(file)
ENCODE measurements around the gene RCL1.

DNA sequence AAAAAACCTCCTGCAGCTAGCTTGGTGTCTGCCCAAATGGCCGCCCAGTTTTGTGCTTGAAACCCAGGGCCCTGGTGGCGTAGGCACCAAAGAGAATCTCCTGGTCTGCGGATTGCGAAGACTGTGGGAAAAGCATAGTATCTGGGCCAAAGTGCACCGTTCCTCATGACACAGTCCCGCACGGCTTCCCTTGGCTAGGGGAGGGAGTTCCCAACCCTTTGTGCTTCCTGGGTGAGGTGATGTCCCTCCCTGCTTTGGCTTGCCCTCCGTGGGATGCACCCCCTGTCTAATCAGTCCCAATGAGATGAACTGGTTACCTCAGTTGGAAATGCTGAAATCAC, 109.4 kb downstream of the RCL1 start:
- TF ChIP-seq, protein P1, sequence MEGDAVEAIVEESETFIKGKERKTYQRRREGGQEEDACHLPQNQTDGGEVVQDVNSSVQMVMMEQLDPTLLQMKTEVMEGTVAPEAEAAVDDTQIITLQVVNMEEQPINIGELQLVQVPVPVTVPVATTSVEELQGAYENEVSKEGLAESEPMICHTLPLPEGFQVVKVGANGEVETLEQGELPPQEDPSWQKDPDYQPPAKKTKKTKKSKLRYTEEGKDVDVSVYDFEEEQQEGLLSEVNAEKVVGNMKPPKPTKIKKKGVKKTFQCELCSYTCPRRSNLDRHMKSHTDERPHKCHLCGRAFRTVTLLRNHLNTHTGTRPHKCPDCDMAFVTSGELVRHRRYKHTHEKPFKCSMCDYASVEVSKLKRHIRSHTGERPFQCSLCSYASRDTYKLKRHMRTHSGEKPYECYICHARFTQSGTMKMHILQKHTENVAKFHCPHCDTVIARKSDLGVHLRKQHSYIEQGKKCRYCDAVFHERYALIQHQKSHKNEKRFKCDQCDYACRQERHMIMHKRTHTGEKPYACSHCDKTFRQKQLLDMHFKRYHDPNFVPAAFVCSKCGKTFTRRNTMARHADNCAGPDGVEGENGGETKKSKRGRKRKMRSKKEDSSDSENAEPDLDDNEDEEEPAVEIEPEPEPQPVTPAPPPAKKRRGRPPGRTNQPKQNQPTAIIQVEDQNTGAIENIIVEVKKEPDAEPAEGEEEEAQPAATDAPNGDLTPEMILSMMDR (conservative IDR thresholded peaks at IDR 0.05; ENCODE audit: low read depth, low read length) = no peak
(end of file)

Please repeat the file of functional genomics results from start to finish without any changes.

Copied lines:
ENCODE measurements around the gene RCL1.

DNA sequence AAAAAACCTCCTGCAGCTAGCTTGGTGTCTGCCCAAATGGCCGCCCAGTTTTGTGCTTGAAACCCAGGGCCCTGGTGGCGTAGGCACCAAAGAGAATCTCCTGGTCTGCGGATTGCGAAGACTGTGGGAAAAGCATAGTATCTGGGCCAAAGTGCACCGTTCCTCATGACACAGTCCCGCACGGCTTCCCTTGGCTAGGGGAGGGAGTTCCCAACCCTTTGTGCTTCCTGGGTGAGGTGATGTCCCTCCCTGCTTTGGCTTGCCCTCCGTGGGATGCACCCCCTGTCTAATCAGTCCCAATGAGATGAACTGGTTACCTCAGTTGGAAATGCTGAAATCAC, 109.4 kb downstream of the RCL1 start:
- TF ChIP-seq, protein P1, sequence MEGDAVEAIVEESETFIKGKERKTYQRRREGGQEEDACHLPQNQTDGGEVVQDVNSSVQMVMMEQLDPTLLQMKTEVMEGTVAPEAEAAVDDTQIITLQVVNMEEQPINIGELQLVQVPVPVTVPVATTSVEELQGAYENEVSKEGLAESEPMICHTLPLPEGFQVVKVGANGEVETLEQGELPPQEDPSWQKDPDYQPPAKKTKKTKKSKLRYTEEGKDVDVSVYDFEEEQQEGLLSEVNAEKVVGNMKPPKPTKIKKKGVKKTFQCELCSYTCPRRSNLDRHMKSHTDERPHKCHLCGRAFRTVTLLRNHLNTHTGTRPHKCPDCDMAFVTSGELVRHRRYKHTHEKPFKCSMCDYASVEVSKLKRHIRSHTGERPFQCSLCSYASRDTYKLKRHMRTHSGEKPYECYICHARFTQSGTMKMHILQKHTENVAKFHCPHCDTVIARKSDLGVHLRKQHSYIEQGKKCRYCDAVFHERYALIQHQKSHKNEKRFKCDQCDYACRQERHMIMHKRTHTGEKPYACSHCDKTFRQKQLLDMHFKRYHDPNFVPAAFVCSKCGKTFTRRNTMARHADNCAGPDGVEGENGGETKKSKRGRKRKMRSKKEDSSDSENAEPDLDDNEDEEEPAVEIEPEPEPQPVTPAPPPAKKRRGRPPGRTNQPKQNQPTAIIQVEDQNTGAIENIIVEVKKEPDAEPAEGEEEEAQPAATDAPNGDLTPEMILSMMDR (conservative IDR thresholded peaks at IDR 0.05; ENCODE audit: low read depth, low read length) = no peak